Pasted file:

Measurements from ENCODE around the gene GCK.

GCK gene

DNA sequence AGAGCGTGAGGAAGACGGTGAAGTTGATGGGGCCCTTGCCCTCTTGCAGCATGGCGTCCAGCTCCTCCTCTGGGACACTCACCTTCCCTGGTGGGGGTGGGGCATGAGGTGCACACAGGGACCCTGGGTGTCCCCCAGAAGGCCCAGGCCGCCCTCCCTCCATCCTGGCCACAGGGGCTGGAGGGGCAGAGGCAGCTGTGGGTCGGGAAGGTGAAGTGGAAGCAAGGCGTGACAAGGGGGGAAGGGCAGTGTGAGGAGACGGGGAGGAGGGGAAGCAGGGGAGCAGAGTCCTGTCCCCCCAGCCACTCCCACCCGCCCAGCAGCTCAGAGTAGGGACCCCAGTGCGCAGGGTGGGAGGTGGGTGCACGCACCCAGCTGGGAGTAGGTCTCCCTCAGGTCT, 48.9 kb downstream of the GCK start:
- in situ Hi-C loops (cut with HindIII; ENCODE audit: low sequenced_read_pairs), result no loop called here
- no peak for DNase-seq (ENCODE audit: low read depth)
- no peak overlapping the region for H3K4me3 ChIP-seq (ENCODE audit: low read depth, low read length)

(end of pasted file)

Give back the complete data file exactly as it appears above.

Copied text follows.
Measurements from ENCODE around the gene GCK.

GCK gene

DNA sequence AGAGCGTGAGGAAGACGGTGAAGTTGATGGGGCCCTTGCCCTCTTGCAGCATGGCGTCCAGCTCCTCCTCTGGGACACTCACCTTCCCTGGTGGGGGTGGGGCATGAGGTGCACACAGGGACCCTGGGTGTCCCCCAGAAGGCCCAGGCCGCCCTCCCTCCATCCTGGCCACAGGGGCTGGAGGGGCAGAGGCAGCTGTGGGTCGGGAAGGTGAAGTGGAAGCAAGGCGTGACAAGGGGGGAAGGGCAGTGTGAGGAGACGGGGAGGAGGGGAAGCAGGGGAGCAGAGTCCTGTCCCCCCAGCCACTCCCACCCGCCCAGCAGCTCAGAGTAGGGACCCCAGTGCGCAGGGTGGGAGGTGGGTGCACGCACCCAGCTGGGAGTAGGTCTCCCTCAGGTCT, 48.9 kb downstream of the GCK start:
- in situ Hi-C loops (cut with HindIII; ENCODE audit: low sequenced_read_pairs), result no loop called here
- no peak for DNase-seq (ENCODE audit: low read depth)
- no peak overlapping the region for H3K4me3 ChIP-seq (ENCODE audit: low read depth, low read length)